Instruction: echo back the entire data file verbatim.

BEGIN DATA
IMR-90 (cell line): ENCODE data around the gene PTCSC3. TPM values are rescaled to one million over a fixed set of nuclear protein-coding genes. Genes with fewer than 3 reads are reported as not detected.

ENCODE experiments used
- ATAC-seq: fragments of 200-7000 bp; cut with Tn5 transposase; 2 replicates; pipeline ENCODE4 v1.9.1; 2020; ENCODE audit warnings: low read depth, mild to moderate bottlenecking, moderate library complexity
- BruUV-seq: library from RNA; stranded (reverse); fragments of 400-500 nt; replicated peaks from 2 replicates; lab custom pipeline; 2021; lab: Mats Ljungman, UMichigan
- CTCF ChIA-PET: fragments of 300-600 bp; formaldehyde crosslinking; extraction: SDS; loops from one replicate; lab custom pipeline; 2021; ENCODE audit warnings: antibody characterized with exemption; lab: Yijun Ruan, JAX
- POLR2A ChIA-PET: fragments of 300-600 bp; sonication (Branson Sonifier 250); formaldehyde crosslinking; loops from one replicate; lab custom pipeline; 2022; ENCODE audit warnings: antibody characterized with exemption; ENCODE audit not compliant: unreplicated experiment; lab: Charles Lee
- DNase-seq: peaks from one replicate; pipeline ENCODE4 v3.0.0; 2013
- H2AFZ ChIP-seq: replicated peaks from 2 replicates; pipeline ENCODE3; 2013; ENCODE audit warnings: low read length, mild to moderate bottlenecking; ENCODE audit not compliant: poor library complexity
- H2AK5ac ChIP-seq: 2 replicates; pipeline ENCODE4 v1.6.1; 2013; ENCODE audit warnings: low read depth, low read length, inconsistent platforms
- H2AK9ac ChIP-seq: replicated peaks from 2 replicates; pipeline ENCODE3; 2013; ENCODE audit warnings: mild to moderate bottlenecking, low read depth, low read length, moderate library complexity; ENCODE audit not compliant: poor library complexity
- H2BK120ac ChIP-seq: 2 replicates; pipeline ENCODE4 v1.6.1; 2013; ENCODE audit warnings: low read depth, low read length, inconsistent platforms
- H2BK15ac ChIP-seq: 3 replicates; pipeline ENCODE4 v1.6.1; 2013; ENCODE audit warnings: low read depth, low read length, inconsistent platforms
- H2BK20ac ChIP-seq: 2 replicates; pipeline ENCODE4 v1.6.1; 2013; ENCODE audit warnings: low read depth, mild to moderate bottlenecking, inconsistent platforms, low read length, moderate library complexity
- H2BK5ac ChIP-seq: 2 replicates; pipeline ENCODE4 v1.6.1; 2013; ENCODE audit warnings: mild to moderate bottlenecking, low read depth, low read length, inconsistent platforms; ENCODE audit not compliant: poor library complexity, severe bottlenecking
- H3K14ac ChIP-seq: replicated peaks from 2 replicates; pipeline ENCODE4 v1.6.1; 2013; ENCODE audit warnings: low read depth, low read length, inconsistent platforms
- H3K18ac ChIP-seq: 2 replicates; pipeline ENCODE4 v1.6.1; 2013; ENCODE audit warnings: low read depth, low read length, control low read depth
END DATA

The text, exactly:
IMR-90 (cell line): ENCODE data around the gene PTCSC3. TPM values are rescaled to one million over a fixed set of nuclear protein-coding genes. Genes with fewer than 3 reads are reported as not detected.

ENCODE experiments used
- ATAC-seq: fragments of 200-7000 bp; cut with Tn5 transposase; 2 replicates; pipeline ENCODE4 v1.9.1; 2020; ENCODE audit warnings: low read depth, mild to moderate bottlenecking, moderate library complexity
- BruUV-seq: library from RNA; stranded (reverse); fragments of 400-500 nt; replicated peaks from 2 replicates; lab custom pipeline; 2021; lab: Mats Ljungman, UMichigan
- CTCF ChIA-PET: fragments of 300-600 bp; formaldehyde crosslinking; extraction: SDS; loops from one replicate; lab custom pipeline; 2021; ENCODE audit warnings: antibody characterized with exemption; lab: Yijun Ruan, JAX
- POLR2A ChIA-PET: fragments of 300-600 bp; sonication (Branson Sonifier 250); formaldehyde crosslinking; loops from one replicate; lab custom pipeline; 2022; ENCODE audit warnings: antibody characterized with exemption; ENCODE audit not compliant: unreplicated experiment; lab: Charles Lee
- DNase-seq: peaks from one replicate; pipeline ENCODE4 v3.0.0; 2013
- H2AFZ ChIP-seq: replicated peaks from 2 replicates; pipeline ENCODE3; 2013; ENCODE audit warnings: low read length, mild to moderate bottlenecking; ENCODE audit not compliant: poor library complexity
- H2AK5ac ChIP-seq: 2 replicates; pipeline ENCODE4 v1.6.1; 2013; ENCODE audit warnings: low read depth, low read length, inconsistent platforms
- H2AK9ac ChIP-seq: replicated peaks from 2 replicates; pipeline ENCODE3; 2013; ENCODE audit warnings: mild to moderate bottlenecking, low read depth, low read length, moderate library complexity; ENCODE audit not compliant: poor library complexity
- H2BK120ac ChIP-seq: 2 replicates; pipeline ENCODE4 v1.6.1; 2013; ENCODE audit warnings: low read depth, low read length, inconsistent platforms
- H2BK15ac ChIP-seq: 3 replicates; pipeline ENCODE4 v1.6.1; 2013; ENCODE audit warnings: low read depth, low read length, inconsistent platforms
- H2BK20ac ChIP-seq: 2 replicates; pipeline ENCODE4 v1.6.1; 2013; ENCODE audit warnings: low read depth, mild to moderate bottlenecking, inconsistent platforms, low read length, moderate library complexity
- H2BK5ac ChIP-seq: 2 replicates; pipeline ENCODE4 v1.6.1; 2013; ENCODE audit warnings: mild to moderate bottlenecking, low read depth, low read length, inconsistent platforms; ENCODE audit not compliant: poor library complexity, severe bottlenecking
- H3K14ac ChIP-seq: replicated peaks from 2 replicates; pipeline ENCODE4 v1.6.1; 2013; ENCODE audit warnings: low read depth, low read length, inconsistent platforms
- H3K18ac ChIP-seq: 2 replicates; pipeline ENCODE4 v1.6.1; 2013; ENCODE audit warnings: low read depth, low read length, control low read depth